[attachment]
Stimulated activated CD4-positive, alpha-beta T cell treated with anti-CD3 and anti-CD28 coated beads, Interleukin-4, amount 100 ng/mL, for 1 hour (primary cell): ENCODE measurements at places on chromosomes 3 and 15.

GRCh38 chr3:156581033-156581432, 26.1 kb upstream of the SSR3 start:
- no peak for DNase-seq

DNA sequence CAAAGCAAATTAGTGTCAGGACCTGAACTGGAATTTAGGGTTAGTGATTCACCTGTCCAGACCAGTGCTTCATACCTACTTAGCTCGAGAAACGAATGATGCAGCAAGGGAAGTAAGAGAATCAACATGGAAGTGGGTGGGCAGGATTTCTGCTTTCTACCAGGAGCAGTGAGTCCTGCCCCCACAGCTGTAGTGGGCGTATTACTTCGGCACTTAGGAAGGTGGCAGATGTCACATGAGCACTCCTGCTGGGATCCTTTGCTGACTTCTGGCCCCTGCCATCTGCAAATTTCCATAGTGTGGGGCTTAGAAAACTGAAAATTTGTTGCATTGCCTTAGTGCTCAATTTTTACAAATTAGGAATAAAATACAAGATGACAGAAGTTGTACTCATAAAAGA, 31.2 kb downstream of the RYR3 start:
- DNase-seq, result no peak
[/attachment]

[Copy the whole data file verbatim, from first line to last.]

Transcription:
Stimulated activated CD4-positive, alpha-beta T cell treated with anti-CD3 and anti-CD28 coated beads, Interleukin-4, amount 100 ng/mL, for 1 hour (primary cell): ENCODE measurements at places on chromosomes 3 and 15.

GRCh38 chr3:156581033-156581432, 26.1 kb upstream of the SSR3 start:
- no peak for DNase-seq

DNA sequence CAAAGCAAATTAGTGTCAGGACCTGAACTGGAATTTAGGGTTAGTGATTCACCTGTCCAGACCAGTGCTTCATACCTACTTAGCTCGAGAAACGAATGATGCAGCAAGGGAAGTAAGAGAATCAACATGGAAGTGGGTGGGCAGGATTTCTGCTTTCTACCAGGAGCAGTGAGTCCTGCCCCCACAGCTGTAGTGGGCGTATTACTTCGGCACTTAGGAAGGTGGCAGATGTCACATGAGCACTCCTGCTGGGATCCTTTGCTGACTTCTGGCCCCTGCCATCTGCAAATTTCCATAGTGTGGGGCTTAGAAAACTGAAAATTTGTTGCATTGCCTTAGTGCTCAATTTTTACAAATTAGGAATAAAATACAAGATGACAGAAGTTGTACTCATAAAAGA, 31.2 kb downstream of the RYR3 start:
- DNase-seq, result no peak